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Many employers, union and non-union, require employees to enter into non-competition and confidentiality agreements.  These provisions typically prohibit employees from using confidential company information outside their work relationships, and prohibit employees from competing against the employer during and for a certain period of time after their employment terminates.  Most employers would not consider the NLRB to play a role in such agreements, but now that situation has changed.  Minteq International, Inc., 364 NLRB No. 63 (7/29/16). 

In Minteq, the employer required new employees to sign a Non-Compete and Confidentiality Agreement (NCCA) as a condition of employment.  The NCCA bound employees to most of its provisions on the date it is signed until at least eighteen (18) months after their employment ends.  The NCCA prohibited an employee from working for another company that might have any connection to the employer’s business during his employment and for eighteen (18) months afterwards.  The "confidential information" provision of the NCCA was specific, but ended in the phrase: "any other information which is identified as confidential by the company." 

The union considered the NCCA to be an unlawful work rule because it was made a condition of employment without giving the union notice and an opportunity to bargain about its implementation.  The NLRB agreed, as the provision was a type of work rule and a mandatory subject of bargaining.  The NLRB also rejected the employer’s argument that it had no obligation to bargain over the NCCA because the requirement that individuals sign the NCCA applies to "applicants" and is a "hiring practice" excluded from the bargaining obligations imposed by the Labor Act.  Instead, the NLRB found that the NCCA is not the equivalent of a drug test, a qualifications requirement, or a "method of processing applications" that affects prospective employees as "applicants" without having any impact on terms and conditions once the applicants become employees.  The provisions of the NCCA did not become effective until, at the earliest, the individuals became employees, and affects terms and conditions of employment.

The NLRB also rejected the employer’s argument that the management rights clause gave the employer the right to implement the rule.  Instead, the NLRB finds the management rights provision was not sufficiently specific to show that the union "clearly and unmistakably" waived its right to bargain over implementation of the NCCA.  That is, the Board will not infer the waiver of the statutory right from general contractual provisions, including generally worded management-rights clauses.

The NLRB also rejected two other employer defenses.  The Board rejected the employer’s argument that the union waived its right to bargain over implementation of the NCCA by failing to request bargaining during subsequent negotiations.  The employer never gave the union notice that it was requiring new employees to sign the NCCA, and by the time the union learned of the requirement from an employee, it had already been unlawfully implemented for more than two years.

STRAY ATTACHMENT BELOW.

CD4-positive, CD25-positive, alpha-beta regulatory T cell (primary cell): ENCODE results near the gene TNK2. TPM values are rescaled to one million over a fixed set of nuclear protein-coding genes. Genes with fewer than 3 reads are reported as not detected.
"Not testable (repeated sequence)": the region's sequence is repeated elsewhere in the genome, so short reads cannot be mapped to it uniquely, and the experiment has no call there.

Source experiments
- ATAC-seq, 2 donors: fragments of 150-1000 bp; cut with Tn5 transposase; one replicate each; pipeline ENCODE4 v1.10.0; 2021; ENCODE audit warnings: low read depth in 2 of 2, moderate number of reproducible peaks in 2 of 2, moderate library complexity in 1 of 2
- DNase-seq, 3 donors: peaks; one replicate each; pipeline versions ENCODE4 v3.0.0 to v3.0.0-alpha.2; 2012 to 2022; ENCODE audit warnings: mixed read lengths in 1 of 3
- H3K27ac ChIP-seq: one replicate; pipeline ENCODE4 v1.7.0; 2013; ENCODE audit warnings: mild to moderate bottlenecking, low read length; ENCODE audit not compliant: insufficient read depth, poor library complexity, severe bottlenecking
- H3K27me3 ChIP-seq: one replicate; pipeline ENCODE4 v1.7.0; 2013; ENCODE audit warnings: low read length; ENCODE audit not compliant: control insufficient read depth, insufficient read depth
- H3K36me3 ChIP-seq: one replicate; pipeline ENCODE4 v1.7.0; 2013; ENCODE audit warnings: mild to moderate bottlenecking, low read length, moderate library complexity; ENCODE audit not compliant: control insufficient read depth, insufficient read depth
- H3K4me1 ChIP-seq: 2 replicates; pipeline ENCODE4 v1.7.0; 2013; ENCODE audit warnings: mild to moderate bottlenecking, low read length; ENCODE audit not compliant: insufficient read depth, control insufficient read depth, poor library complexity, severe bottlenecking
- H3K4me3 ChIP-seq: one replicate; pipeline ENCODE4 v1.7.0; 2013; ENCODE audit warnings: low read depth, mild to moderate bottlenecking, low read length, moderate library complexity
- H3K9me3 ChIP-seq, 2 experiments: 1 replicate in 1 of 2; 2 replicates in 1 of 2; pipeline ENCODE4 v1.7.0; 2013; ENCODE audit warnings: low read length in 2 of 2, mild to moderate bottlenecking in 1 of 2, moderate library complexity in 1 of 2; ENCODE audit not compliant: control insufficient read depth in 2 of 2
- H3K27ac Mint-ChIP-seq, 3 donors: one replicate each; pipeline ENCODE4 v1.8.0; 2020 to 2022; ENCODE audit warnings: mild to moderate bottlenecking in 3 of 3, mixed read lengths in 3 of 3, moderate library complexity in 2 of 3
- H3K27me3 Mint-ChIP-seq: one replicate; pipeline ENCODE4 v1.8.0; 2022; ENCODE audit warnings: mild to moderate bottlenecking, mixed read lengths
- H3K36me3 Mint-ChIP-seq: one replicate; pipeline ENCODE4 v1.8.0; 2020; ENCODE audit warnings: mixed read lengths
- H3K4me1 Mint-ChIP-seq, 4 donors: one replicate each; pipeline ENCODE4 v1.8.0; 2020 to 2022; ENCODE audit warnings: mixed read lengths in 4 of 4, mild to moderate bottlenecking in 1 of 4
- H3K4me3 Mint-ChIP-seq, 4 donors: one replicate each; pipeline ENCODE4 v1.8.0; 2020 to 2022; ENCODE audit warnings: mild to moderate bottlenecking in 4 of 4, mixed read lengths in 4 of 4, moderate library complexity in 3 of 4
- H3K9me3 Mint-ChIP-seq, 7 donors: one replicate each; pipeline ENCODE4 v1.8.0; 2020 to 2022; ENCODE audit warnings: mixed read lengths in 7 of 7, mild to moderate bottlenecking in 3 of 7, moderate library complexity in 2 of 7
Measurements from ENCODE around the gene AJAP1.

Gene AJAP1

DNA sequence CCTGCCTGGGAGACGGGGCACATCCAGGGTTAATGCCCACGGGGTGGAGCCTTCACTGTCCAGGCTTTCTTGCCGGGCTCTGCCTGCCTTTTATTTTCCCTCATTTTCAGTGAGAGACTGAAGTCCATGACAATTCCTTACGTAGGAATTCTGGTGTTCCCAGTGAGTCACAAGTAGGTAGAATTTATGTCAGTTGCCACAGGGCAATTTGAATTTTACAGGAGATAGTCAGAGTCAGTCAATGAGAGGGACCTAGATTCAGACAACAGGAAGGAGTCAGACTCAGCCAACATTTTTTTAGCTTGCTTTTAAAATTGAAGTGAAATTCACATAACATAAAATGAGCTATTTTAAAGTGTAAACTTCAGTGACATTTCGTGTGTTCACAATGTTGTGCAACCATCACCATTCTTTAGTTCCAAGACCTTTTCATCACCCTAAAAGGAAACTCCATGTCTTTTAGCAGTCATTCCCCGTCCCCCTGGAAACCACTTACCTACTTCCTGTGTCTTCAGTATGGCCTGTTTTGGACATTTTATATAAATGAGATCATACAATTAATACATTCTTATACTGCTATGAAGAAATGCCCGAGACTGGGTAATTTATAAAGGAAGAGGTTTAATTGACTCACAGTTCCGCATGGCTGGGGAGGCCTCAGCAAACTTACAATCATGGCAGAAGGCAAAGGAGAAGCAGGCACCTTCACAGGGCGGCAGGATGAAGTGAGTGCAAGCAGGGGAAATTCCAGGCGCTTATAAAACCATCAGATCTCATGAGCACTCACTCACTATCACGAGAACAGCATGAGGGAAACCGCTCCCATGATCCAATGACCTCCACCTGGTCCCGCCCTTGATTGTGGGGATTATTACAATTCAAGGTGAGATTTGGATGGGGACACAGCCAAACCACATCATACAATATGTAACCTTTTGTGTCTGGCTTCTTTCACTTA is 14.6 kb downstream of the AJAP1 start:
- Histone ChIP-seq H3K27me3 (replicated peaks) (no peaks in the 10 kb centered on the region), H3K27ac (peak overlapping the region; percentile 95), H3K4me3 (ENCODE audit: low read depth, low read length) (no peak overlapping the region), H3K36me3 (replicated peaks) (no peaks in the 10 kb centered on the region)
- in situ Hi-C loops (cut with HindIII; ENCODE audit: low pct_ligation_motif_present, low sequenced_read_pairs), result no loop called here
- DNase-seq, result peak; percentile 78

The employer also argued that the complaint was barred by the six-month statute of limitations in Section 10(b) of the Labor Act.  The Board finds the provision inapplicable because the six-month limitation period begins to run only when the union has clear and unequivocal notice, either actual or constructive, of a violation of the Labor Act.  The Board credited testimony that the union first learned of the NCCA after the employer invoked it against a former employee and the union thereafter timely filed an unfair labor practice charge with the Board. 

The Board did rule in favor of the employer on the confidentiality of information provision.  While viewed in isolation, a prohibition on releasing "any . . . information which is identified as confidential by the company" would clearly be overbroad, and thus unlawful, the Board considered that the effect of the prohibition does not stand alone and must be read in context.  The context would lead employees reading the phrase to reasonably understand that it refers to the preceding examples of proprietary information and trade secrets, not information related to employees’ wages or working conditions.

The case also addressed another provision of the NCCA called the "interference with relationships" rule, which prohibited solicitation or encouragement of any customer or supplier of the company to terminate or otherwise alter their relationship with the company in an adverse manner.  The Board found that this rule placed restrictions on employees’ ability to communicate with the employer’s customers and restricted employees’ efforts to improve the terms and conditions of employment through channels outside the immediate employee-employer relationship.   Since these efforts could include asking customers to boycott the employer’s products or services, and could also encompass other forms of appeals to the employer’s customers, a provision on this type of conduct was found to be an unlawful restriction of employees’ Section 7 rights.

Editor’s Note: As a result of this case and related cases, both union and non-union employers will have to consider the application of the Labor Act in implementing non-competition and confidentiality rules.  In the case of a union employer, such rules would normally be subject to giving the union notice and an opportunity to bargain prior to implementing such rules.  It should be noted that some employers have actually negotiated non-competition and confidentiality provisions into their collective bargaining agreements.  In the case of non-union employers, such employers will have to consider whether such rules are overbroad and thus may be struck down by the NLRB even in the case of a non-union employer.

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